Six on Saturday

So excited! My immature Fox Grape, Vitis labrusca ‘Isabella’ has produced one bunch of beautiful sweet fruits which will be picked and eaten in a few days. Now I have to find somewhere in the garden to put it. It has survived in a large pot for three years, but now it is bearing fruit I will have to find it a permanent place against a sunny wall to train it as the growth next year will be substantial and it will be starved of water and nutrient in a pot.

Grasses are difficult to photograph! This beautiful Panicum virgatum ‘Purple Tears’ is a case in point. Chest high and wide, it is at its peak now with wonderful photogenic seed heads that sway in the slightest breeze but on which the camera struggles to focus! Still, you get the point!

I have stopped growing Symphyotrichum as I found them weedy and needing support, often attracting mildew and generally unattractive. This one, however, is dainty and low growing Aster ageratoides ‘Stardust’ which is a healthy, well behaved, self supporting species aster which slowly spreads to form an attractive colony of pretty white daisies in September and October. It is loved by pollinators and provides plentiful nectar just at a time when most summer flowers are going over. Very easy to propagate by division or semi-rooted cuttings, totally hardy and as one knowledgeable nurserywoman pointed out to me, hides its dead flowers with new ones!

Still going strong and showing no signs of slowing down, Diascia personata continues to provide colour in various spots in the garden. This was a leftover cutting from last year and has been in flower since May in a pot. In the ground they can get quite tall and need supporting to stop them flopping and swamping adjacent plants, but they do less damage in a pot!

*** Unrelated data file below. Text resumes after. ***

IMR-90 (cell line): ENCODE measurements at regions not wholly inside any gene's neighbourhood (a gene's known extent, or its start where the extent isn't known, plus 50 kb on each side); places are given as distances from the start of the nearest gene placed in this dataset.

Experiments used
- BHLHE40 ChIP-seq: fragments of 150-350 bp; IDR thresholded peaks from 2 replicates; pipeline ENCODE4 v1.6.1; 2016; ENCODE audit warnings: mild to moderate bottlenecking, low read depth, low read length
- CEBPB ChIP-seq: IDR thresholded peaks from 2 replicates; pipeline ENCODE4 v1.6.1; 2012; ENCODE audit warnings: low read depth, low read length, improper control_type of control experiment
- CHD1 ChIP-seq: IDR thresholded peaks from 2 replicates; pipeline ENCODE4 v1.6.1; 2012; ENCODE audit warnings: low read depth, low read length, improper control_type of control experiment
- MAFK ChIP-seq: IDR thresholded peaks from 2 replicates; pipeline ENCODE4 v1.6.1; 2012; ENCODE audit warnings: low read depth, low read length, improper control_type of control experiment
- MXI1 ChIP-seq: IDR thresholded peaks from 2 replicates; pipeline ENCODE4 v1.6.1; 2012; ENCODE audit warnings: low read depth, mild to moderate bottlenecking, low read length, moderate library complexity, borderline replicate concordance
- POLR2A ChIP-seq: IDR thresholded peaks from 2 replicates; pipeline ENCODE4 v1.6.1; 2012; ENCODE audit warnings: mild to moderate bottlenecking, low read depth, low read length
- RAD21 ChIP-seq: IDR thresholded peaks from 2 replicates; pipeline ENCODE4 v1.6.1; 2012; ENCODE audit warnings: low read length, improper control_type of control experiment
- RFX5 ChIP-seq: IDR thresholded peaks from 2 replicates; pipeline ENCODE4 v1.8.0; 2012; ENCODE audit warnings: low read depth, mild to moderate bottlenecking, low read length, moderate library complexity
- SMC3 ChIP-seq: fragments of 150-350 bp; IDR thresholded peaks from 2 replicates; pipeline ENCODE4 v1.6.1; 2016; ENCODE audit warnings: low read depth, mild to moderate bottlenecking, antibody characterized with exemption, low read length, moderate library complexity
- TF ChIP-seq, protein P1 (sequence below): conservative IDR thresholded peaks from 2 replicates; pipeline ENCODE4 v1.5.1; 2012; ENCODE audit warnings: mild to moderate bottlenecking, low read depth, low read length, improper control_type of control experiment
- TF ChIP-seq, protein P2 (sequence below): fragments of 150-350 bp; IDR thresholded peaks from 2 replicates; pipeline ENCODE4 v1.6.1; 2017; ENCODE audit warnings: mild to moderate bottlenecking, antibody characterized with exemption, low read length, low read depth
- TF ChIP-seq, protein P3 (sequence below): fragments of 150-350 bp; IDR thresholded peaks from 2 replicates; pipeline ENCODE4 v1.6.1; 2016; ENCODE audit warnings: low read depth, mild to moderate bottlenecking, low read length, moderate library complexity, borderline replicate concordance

Another difficult subject to photograph is this Solidago rugosa ‘Fireworks’ which, as the name implies, shoots off its flowers in all directions in a wonderful display which goes on for weeks and weeks. Another easy late summer/early autumn border filler which goes particularly well with purple Symphyotrichum at this time of year.

Still a few cornflowers about. Was there ever a more true blue flower?

My first time growing some ginger lilies, this one is Hedychium flavescens with its spidery, heavily sweet scented blooms and spear-like dark green leaves which bring a tropical look to the late summer border. Surprisingly easy to grow from their fleshy rhizomes and undemanding in pots, they would do well in a conservatory but are hardy enough to be grown outdoors with a little winter protection.

The last few flowers on my Tradescantias before they are cut back this weekend. It has been a great first year for my new hobby which received National Collection status from Plant Heritage earlier this month. I have currently amassed over 40 species and cultivars of T. virginiana and T. Andersoniana Group which is roughly three quarters of those available in the UK but I am keen to find a way of bringing others in from the USA if and when phytosanitary rules allow.

Have a great weekend

David

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